Ives hoped the work would be played by several orchestras apart from one another physically, geographically even: in separate valleys, mountaintops and hills etc. Strangely, this seems scarcely necessary. In contrast to the gargantuan orchestral scales and conceptions of Mahler or Wagner, Strauss or Scriabin even, Ives Universe Symphony does not try to evoke or paint, describe or even emulate the immensity of the universe. Its very musical tightness, speed, careful momentum, instrumentation, tonalities, scattered rhythms, surprises, uncompromising (and typically Ivesean) splashes and dirges of dissonance themselves all suggest the complexity, hugeness and force of the universe.
Almost as noteworthy is Ives' open request (again in the Yale manuscripts) that others work on and with his ideas in the event that he not complete the Universe Symphony himself. This legitimizes Austin's project further. Not that the latter lacks the pedigree, drive, experience and originality in his own right – Austin's own list of compositions and publications is impressive. But respecting Ives in this realization is important. In matters of scoring, texture: woodwinds brass and percussion predominate, though do not dominate.
Key to understanding Ives' intent is to appreciate that the universe exists not as a mass of rocks; but as an entity with an integral life pulse. Hence the emphasis on percussion. Austin originally worked with a system of click tracks on computer. But neither pulse nor rhythm swamps the listener. Rather, the typical Ivesean mass textures do. They also suggest life, impetus, pulse. This is perhaps the most striking aspect of the work.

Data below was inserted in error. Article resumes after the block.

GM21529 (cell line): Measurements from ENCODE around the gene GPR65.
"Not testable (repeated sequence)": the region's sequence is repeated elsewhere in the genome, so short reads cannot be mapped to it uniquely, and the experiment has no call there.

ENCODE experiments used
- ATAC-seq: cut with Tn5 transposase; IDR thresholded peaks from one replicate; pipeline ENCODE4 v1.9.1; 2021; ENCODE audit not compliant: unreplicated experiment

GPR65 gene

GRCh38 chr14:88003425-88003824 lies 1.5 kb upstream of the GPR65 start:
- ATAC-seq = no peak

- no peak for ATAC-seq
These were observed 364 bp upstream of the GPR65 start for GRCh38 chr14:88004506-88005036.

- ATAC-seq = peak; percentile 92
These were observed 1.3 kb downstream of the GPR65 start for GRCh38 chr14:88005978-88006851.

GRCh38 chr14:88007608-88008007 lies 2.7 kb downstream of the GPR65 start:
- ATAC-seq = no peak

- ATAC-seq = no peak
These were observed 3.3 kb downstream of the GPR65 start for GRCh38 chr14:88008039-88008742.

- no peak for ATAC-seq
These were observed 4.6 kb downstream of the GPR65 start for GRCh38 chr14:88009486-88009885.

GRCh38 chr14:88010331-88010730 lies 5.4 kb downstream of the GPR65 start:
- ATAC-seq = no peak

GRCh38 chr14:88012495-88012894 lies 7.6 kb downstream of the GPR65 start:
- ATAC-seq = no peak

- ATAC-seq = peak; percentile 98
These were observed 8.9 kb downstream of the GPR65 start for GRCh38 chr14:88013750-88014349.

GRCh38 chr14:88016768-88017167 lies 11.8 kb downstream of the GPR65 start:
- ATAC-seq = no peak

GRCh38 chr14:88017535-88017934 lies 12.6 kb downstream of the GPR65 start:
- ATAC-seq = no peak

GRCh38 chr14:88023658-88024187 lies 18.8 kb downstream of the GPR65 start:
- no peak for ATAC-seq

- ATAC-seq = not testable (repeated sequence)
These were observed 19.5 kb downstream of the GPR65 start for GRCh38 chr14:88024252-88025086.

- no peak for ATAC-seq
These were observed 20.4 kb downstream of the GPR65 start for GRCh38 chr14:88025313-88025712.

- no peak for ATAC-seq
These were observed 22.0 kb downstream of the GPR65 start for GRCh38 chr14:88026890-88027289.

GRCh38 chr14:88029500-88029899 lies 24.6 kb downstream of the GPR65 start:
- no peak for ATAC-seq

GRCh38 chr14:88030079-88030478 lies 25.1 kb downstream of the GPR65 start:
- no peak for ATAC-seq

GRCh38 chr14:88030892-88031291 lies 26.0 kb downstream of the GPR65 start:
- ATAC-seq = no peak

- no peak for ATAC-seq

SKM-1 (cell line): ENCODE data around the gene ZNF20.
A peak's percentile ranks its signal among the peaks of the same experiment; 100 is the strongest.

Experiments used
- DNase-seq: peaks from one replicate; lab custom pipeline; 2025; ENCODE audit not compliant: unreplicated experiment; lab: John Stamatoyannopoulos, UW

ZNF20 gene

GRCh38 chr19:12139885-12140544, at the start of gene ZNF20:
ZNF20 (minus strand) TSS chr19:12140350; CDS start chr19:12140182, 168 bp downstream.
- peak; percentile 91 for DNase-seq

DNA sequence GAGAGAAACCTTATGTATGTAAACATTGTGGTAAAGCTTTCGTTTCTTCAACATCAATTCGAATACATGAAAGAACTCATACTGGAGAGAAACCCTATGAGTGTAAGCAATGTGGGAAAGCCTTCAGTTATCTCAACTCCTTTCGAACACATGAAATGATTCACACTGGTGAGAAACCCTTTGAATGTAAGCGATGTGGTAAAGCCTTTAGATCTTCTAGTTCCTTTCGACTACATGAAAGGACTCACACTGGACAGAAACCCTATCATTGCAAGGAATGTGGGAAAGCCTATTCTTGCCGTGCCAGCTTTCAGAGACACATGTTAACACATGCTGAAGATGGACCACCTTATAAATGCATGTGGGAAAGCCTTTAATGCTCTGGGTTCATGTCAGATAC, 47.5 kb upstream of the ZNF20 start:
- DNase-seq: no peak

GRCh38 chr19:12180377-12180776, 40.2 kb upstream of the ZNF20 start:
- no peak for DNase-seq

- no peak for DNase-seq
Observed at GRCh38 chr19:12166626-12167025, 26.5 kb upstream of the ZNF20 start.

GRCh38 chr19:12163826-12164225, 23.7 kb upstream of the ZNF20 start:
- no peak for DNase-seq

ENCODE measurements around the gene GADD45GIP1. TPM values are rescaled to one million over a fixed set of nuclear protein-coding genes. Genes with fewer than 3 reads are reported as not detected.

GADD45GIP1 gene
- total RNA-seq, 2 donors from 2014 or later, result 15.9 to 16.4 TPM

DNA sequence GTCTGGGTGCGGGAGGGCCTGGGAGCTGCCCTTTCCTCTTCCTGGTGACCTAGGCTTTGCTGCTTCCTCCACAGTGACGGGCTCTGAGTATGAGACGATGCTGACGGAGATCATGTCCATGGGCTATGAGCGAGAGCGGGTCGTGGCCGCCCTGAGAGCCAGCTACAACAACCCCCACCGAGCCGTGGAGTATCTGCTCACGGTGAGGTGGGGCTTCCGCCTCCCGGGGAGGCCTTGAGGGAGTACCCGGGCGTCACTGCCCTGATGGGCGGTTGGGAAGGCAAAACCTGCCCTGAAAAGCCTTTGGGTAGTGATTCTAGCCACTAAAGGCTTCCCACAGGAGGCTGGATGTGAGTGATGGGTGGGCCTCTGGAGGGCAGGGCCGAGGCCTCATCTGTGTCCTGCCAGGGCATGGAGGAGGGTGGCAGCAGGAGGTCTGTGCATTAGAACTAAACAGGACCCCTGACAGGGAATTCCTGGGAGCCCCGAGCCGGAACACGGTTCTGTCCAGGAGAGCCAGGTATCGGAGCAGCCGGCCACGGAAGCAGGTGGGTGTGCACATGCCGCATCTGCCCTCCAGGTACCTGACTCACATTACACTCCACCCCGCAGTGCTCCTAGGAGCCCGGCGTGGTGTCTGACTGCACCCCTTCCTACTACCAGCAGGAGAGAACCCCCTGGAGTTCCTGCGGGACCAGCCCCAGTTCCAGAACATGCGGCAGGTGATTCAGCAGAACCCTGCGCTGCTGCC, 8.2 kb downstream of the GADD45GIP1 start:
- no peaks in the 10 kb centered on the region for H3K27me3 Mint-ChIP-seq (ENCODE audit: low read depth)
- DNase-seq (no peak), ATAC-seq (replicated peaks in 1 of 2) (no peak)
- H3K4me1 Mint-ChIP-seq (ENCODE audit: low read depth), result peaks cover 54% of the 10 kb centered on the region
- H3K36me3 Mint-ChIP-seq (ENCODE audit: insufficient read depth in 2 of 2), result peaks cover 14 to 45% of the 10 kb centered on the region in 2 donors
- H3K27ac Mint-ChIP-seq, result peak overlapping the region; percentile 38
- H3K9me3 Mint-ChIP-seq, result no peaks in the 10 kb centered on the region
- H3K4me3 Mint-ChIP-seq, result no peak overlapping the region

Samuel's conception is clear, clean and considered. The sections into which the sketches are divided indicate that the work was originally intended to be divided. Such segments make obvious sense. Yet they never fragment our sense of the work's wholeness, its homogeneity. This is quite an achievement. It was as important for Samuel and his forces as it was for Austin to understand Ives' idiom completely. This they do. It's plain particularly when they move on to the more familiar Second Orchestral Set and Unanswered Question. Listening to these after the CD's main work (which lasts under 40 minutes in this recording) reveals just how much empathy and sonic sensitivity it takes to perform this often misunderstood composer. These musicians have all the necessary preparation, insight and technique.
The acoustic for all three recordings was not an over-responsive one… the Corbett Auditorium at the College-Conservatory of Music at the University of Cincinnati. Rightly, it throws our attention back onto the essence of the music. The booklet that comes with the CD is full and informative. It contains most of the background which one needs in order to get to grips with this remarkable feat of Ives. It may take more than one listening to move from the onslaught that Ives can represent to the unfamiliar listener and appreciate the sense of immensity and universality for which Ives was aiming (realizations are realizations: Ives finished work would have been welcome). But well worth it. Recommended.
Copyright © 2012, Mark Sealey.